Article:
On the rise
Florida's well-earned reputation for being a top destination for seniors and retirees has a flip side: a supersized potential for fraud.
Specifically, cases in Medicare and related health care fraud are on a significant growth track. These federal cases allege doctors, medical facilities and other health care entities have overbilled, overprescribed and overtested patients. And as health care fraud cases rise, so too have cases against contractors alleged to have committed fraud against government agencies.
The growth in False Claims Act cases over the past decade is nationwide, according to Justice Department data. For example, there were 632 whistleblower FCA cases filed across the country in 2015, up 66.7% from 379 in 2008. Whistleblower cases under the FCA are called qui tam lawsuits, Latin for “who as well.”
U.S. Attorney for the Middle District Lee Bentley, with a district based in Tampa that spreads from Jacksonville to Naples, says his office is a national leader in FCA cases. Only the area that covers Los Angeles, he says, has more FCA cases and penalties collected.
To wit: A decade ago the district collected about $8 million to $10 million a year in penalties from FCA cases, says Bentley. Last fiscal year, which ended Sept. 30, it collected $180 million, an office record. And Bentley says the first quarter of fiscal 2017 will include nearly $400 million in FCA penalties from the district for cases under seal in final settlement negotiations.
Most of the money collected in FCA cases goes to the U.S. Treasury. A whistleblower can receive 15% to 25% of the total payment. And Bentley says more cases his department hasn't investigated yet are ripe. “This district is a particularly fertile ground for these cases,” Bentley says.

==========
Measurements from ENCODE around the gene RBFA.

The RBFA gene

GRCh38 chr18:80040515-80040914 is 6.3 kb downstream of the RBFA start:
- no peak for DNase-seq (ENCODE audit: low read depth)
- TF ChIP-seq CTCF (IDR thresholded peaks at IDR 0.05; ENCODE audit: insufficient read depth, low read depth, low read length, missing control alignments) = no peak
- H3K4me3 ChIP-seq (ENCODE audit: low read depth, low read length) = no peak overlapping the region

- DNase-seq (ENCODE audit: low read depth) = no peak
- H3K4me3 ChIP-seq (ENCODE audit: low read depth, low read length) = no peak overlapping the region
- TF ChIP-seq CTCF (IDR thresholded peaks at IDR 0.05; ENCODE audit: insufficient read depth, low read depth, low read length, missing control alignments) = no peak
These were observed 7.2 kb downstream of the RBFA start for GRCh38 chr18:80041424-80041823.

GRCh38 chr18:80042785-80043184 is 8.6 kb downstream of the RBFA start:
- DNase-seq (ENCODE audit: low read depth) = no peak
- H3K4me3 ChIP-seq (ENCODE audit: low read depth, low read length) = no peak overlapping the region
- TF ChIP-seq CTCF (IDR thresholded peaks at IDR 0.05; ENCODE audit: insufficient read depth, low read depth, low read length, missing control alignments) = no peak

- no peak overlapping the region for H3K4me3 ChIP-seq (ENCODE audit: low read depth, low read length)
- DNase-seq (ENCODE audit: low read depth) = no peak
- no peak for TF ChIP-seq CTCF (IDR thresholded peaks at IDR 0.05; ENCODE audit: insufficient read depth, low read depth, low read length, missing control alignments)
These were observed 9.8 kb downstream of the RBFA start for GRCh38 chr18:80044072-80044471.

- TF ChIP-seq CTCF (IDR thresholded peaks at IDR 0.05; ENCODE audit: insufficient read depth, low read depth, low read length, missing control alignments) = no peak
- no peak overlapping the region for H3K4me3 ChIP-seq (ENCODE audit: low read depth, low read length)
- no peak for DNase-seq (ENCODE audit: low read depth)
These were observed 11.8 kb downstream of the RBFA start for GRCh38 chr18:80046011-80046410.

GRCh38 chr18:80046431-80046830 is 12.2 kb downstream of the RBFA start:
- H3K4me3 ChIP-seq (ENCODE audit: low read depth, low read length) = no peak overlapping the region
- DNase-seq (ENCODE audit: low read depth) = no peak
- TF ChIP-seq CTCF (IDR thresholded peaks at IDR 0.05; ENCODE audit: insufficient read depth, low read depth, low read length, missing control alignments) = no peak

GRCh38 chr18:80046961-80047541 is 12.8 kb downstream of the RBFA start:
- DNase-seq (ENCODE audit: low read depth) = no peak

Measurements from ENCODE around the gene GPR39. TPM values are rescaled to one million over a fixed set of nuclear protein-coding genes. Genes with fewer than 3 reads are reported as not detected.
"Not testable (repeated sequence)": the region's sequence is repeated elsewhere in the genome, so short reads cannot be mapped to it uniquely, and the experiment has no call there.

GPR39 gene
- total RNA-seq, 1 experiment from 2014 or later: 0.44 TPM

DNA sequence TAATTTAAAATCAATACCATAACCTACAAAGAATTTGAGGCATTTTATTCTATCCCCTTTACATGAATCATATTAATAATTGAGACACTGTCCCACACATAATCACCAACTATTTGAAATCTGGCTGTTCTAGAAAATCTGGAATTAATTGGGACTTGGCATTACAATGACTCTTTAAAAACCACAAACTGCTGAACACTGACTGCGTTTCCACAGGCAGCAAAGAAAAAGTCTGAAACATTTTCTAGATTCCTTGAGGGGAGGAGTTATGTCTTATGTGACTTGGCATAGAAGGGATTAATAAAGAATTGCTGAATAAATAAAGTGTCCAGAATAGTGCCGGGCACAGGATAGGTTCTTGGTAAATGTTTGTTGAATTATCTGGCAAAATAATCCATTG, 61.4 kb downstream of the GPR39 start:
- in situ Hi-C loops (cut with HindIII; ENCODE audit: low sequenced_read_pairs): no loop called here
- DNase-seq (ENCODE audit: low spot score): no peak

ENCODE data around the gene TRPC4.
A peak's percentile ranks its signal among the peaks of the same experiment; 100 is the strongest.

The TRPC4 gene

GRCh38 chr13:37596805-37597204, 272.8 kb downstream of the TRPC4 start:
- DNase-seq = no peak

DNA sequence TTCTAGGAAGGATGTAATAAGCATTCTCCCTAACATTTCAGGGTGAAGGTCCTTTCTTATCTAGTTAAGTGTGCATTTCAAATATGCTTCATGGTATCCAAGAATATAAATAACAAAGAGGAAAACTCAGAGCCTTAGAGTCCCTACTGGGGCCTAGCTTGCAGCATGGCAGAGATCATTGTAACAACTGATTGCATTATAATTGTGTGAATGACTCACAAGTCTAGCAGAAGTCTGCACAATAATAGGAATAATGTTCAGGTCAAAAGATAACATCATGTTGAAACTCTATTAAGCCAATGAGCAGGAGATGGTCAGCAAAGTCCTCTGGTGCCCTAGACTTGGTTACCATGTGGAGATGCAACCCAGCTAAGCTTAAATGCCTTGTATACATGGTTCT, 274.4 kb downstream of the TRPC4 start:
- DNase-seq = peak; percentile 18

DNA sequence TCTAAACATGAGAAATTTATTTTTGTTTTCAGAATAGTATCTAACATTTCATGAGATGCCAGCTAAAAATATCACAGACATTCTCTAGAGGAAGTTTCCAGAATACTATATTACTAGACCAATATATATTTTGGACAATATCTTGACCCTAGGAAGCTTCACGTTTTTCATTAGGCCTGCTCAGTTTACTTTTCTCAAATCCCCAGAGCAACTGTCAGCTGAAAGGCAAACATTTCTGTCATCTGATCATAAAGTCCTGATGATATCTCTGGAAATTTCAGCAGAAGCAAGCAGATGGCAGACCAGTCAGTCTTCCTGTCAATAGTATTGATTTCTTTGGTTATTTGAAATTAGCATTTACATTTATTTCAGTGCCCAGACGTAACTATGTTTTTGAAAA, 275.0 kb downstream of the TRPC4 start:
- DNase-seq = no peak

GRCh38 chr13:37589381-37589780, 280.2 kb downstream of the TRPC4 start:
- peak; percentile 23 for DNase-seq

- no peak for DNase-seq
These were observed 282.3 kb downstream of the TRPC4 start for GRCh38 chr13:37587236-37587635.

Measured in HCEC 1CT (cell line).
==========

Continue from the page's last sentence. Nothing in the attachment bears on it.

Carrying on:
Tampa lawyer Mike Matthews, chairman of Foley & Lardner's False Claims Act litigation group, which defends entities and individuals against FCA allegations, sees the same boom. But he worries federal officials might have gone too far with the overall FCA explosion.
“The majority of these cases really don't have a whole lot,” says Matthews, who represents several clients facing current FCA charges. “But if you don't settle, you are taking a big risk.”
Several factors have led to the increase in FCA cases.
One, says Bentley, is the decade-long Florida population boom means more elderly people, with more income. That means more fraud opportunities.
Matthews contends there are legal forces at work, too. First, there's what attorneys call the Yates memo, a September 2015 dictum from Deputy Attorney General Sally Yates that U.S. attorneys offices nationwide should focus on individual accountability for alleged corporate wrongdoing. That has emboldened officials to go deeper into FCA cases, Matthews says.
Another reason for the increase is a rise in the total penalty authorities can impose in FCA cases. This stems from the Federal Civil Penalties Inflation Adjustment Act of 2015, which allows the Justice Department to nearly double the penalty per each FCA claim.
Bentley counters that the FCA cases from his office have legitimate fraud that should be weeded out. Like the pharmacists in one case, he says, who charged TriCare, a health plan for the military, up to $20,000 each for a tube of skin cream.
“There is no doubt in my mind if we had more agents we would see more of these cases,” Bentley says.
The U.S. Justice Department set an all-time record in total penalties collected from False Claims Act cases in 2014, with $5.7 billion. That includes whistleblower and nonwhistleblower cases.
While that figure took a dip in 2015, to $3.5 billion, collections overall have been on the rise since 2008, when it took in $1.3 billion. The next-best year behind 2014 was 2012, with $4.9 billion.
And the department has collected at least $3 billion each year since 2010. By comparison, from 1987-2009 the department only collected more than $3 billion in one year, when it had $3.2 billion in 2006.